Professor Dr. Jesse Segers recently co-wrote an article in Management Team about whether it was better for companies to train in-house staff to be CEOs or whether to look externally to hire them. Similarly, it discussed the relative merits of the internally-trained employee versus the ‘new broom’. Scientific research shows that in the long run, an internally-trained executive has a better chance of success than an outsider. The question is: how do you develop yourself for the role of CEO in your company? Start by asking the right questions!
1. Do you embody the values and norms of the group?
The context makes the leader. This is what we call ‘emergent leadership’, i.e. when someone from the group emerges as the natural leader. This leader is a person who best represents the values and norms of the group. Donald Trump, for example, might be said to exemplify what is happening in America in his choice of language and manners.
2. Do you dare to point out the elephant in the room and make changes?
A leader needs to be someone who dares to point out the elephant in the room, and who is bold enough to make changes. This is what can be difficult for some employees who’ve climbed the ladder from within, because they fear reactions like ‘he’s changed now he’s at the top.’ A CEO that comes from the outside sees all the problems right away. However, if they change everything after being in charge for only two weeks, they won’t get the support of the group and risk being shown the door.
3. Can you build a connection with the group yet keep a critical distance?
The trick is to become a part of the system, without becoming the system. You have to be in the middle of the circle, then move to the edges and play the devil’s advocate. A leader needs to constantly compromise between keeping a connection with the group on the one hand and keeping a critical distance on the other. The risk for the insider is that they are never able to play devil’s advocate: often if you’re part of the problem, it’s harder to be part of the solution.
4. Do you know everything about the subject matter and therefore have credibility?
Climbing the corporate ladder from the inside has considerable advantages. Today the number of proponents of ‘expert leadership’ is growing: if your boss could do your job, you’ll be more content as an employee. Anyone who wants trust and credibility needs to know something about company functionality. Johan Thijs of KBC is a good example. He has risen steadily through the ranks of KBC, but also sets up its strategically-important big data project. That creates trust.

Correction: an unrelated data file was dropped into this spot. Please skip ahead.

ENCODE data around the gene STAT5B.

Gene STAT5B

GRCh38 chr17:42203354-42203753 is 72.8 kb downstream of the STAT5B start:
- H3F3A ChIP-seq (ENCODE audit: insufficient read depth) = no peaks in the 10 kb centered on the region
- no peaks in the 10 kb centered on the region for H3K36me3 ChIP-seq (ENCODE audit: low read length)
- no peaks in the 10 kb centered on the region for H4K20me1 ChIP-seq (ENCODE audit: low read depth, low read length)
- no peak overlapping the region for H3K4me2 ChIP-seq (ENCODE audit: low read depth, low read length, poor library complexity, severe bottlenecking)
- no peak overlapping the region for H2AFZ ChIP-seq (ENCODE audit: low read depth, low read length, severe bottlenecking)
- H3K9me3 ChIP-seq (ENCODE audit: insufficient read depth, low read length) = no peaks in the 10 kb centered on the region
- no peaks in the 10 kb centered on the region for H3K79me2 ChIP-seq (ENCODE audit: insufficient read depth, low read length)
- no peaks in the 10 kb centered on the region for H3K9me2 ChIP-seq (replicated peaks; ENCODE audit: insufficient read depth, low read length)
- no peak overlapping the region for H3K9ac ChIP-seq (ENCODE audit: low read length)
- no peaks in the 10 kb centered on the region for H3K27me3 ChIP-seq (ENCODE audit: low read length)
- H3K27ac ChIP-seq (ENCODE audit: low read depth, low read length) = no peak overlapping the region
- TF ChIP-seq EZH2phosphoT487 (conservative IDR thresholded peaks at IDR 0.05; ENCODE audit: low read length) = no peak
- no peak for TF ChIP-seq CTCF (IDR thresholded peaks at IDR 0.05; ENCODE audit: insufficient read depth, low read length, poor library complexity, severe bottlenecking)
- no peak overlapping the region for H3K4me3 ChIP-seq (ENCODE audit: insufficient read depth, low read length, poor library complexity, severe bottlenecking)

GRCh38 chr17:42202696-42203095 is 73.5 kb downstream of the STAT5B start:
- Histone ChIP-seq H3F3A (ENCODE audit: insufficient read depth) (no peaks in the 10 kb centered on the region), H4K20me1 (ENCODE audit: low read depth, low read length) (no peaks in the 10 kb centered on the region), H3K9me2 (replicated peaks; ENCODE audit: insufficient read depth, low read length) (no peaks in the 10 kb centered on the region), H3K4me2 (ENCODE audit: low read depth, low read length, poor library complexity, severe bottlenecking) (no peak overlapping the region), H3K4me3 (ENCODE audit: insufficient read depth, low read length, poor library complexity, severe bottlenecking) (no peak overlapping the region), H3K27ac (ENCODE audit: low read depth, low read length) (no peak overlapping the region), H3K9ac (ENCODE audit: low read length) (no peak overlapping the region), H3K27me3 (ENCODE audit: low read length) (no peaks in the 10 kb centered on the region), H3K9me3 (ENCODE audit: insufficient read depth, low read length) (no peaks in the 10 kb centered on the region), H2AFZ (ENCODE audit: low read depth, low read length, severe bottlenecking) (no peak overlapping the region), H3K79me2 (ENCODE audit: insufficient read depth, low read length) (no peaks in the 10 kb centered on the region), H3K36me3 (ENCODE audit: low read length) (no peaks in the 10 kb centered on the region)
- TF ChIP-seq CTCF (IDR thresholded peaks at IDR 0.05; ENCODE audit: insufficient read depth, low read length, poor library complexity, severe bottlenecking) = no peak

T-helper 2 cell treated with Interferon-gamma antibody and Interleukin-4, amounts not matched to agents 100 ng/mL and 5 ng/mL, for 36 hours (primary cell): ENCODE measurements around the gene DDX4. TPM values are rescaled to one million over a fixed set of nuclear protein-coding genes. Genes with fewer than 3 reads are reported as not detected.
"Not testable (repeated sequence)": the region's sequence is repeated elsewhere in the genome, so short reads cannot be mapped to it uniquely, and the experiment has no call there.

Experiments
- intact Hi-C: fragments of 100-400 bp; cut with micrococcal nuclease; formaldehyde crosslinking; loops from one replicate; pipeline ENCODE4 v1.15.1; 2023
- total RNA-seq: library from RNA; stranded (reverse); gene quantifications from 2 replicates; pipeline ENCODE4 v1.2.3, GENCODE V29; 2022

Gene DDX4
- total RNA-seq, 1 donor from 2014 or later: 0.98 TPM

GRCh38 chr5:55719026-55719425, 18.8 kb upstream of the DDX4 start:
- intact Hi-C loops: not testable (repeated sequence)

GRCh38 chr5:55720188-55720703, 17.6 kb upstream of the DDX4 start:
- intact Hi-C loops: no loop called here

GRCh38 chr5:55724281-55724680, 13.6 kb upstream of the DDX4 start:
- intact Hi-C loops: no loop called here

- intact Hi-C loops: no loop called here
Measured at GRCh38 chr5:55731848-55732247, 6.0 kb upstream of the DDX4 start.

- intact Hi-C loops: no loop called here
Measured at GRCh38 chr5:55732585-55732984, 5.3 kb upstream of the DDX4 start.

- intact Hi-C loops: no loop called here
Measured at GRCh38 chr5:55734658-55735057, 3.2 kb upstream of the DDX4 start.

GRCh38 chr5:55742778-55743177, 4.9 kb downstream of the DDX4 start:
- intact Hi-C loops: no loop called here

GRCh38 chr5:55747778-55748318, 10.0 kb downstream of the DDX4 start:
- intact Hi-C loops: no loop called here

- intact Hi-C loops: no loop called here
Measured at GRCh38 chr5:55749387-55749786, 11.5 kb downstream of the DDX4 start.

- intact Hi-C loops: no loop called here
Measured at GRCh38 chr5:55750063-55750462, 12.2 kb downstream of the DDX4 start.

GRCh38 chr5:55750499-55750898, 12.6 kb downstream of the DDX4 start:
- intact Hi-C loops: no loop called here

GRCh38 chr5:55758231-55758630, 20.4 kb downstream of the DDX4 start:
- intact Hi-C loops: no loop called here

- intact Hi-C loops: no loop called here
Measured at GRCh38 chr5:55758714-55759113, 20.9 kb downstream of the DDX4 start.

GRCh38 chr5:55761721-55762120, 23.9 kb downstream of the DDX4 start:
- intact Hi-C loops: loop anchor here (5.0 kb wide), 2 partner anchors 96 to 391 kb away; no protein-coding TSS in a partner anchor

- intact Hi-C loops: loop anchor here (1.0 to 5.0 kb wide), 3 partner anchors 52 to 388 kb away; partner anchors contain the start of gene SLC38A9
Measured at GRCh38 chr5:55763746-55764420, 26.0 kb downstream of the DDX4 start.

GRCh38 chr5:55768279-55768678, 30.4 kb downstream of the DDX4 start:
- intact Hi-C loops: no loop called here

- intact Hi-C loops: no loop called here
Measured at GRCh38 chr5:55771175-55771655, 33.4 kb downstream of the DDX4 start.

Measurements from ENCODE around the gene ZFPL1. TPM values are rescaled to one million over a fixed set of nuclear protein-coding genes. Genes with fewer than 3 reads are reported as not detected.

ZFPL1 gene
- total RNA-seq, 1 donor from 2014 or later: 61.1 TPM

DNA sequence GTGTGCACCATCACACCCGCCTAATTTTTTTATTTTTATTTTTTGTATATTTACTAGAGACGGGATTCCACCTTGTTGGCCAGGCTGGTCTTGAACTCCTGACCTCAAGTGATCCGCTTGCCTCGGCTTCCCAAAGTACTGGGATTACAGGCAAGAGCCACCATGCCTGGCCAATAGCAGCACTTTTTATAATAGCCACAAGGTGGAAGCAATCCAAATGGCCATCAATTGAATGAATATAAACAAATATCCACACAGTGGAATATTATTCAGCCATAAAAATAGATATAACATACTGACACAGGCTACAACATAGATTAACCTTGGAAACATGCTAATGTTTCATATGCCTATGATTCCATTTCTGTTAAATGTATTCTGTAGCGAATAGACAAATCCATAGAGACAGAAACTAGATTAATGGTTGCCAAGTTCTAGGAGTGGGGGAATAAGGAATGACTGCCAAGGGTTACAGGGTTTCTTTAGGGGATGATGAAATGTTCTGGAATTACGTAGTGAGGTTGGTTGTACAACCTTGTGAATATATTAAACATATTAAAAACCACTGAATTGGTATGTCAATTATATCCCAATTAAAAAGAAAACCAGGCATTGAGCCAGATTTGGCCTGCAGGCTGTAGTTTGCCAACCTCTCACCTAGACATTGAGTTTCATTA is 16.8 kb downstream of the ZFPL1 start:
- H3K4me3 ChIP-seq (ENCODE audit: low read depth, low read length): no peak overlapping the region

5. Do you look for the right input for your leadership development?
Seeing the advantages of internally-developed leaders versus externally-recruited people, it is no surprise that leadership development is highest on the boardroom agenda. For two-thirds of top managers, it’s even top of the list of HR priorities. Leadership training should ensure that you develop as a person. Then you can develop a leadership identity and polish up your skills.
6. Is your ego under control and can you look at yourself objectively?
The digital natives that come into a company are used to being able to talk about every aspect of their job. An open company culture is no longer a luxury, but an industry standard. The modern manager should be able to keep their ego under control. In a highly complex world you’ll get further with a shared form of leadership. In 2017, a good CEO is needs to be a rigorous systematic thinker, someone who has been through several development stages as an adult and has learned to look at themselves in an increasingly objective way.
7. Do you take the long view?
Next to this deep horizontal view, a deep vertical view is also needed: today’s leaders need to retain an awareness of the transience of their existence. Western studies show that only 2 to 10% of the people ever reach this level. And, of the people in this select group, most don’t feel any calling to get into the rat-race and start leading: ‘Answering one hundred emails a day? No thank you!’ The key lies in keeping calm in the eye of the storm and not losing sight of the long-term perspective.